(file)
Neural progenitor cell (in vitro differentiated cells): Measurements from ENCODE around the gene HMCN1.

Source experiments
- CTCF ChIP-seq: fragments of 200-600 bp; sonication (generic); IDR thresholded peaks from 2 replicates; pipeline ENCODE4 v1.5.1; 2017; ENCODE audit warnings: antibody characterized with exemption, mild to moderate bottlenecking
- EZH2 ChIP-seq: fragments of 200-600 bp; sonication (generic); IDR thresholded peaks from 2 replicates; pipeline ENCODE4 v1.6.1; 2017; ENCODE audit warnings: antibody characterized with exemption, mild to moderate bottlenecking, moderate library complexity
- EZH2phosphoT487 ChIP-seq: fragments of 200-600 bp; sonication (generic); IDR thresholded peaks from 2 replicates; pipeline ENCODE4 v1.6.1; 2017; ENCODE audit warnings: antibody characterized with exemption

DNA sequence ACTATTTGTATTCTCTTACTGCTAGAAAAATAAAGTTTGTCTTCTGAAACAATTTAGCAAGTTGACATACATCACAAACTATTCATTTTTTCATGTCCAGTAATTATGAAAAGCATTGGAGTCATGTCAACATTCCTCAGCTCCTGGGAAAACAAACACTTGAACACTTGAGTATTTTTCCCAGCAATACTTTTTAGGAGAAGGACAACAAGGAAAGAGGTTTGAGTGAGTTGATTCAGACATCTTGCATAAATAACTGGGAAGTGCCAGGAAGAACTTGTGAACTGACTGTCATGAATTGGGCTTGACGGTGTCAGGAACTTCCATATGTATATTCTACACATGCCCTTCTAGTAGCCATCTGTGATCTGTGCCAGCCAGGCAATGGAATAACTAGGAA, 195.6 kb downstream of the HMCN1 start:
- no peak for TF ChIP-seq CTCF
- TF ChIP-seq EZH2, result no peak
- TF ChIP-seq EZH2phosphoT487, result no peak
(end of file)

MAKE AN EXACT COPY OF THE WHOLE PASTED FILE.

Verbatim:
Neural progenitor cell (in vitro differentiated cells): Measurements from ENCODE around the gene HMCN1.

Source experiments
- CTCF ChIP-seq: fragments of 200-600 bp; sonication (generic); IDR thresholded peaks from 2 replicates; pipeline ENCODE4 v1.5.1; 2017; ENCODE audit warnings: antibody characterized with exemption, mild to moderate bottlenecking
- EZH2 ChIP-seq: fragments of 200-600 bp; sonication (generic); IDR thresholded peaks from 2 replicates; pipeline ENCODE4 v1.6.1; 2017; ENCODE audit warnings: antibody characterized with exemption, mild to moderate bottlenecking, moderate library complexity
- EZH2phosphoT487 ChIP-seq: fragments of 200-600 bp; sonication (generic); IDR thresholded peaks from 2 replicates; pipeline ENCODE4 v1.6.1; 2017; ENCODE audit warnings: antibody characterized with exemption

DNA sequence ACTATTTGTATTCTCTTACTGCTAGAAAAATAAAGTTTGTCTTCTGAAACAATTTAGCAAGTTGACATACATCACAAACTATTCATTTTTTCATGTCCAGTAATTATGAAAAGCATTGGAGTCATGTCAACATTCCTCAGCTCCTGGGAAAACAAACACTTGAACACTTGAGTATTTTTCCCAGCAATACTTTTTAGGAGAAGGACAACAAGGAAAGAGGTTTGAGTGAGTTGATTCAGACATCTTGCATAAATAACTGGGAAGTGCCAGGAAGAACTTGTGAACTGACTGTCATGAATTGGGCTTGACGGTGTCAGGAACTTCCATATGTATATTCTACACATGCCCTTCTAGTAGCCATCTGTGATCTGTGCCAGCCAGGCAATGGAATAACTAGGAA, 195.6 kb downstream of the HMCN1 start:
- no peak for TF ChIP-seq CTCF
- TF ChIP-seq EZH2, result no peak
- TF ChIP-seq EZH2phosphoT487, result no peak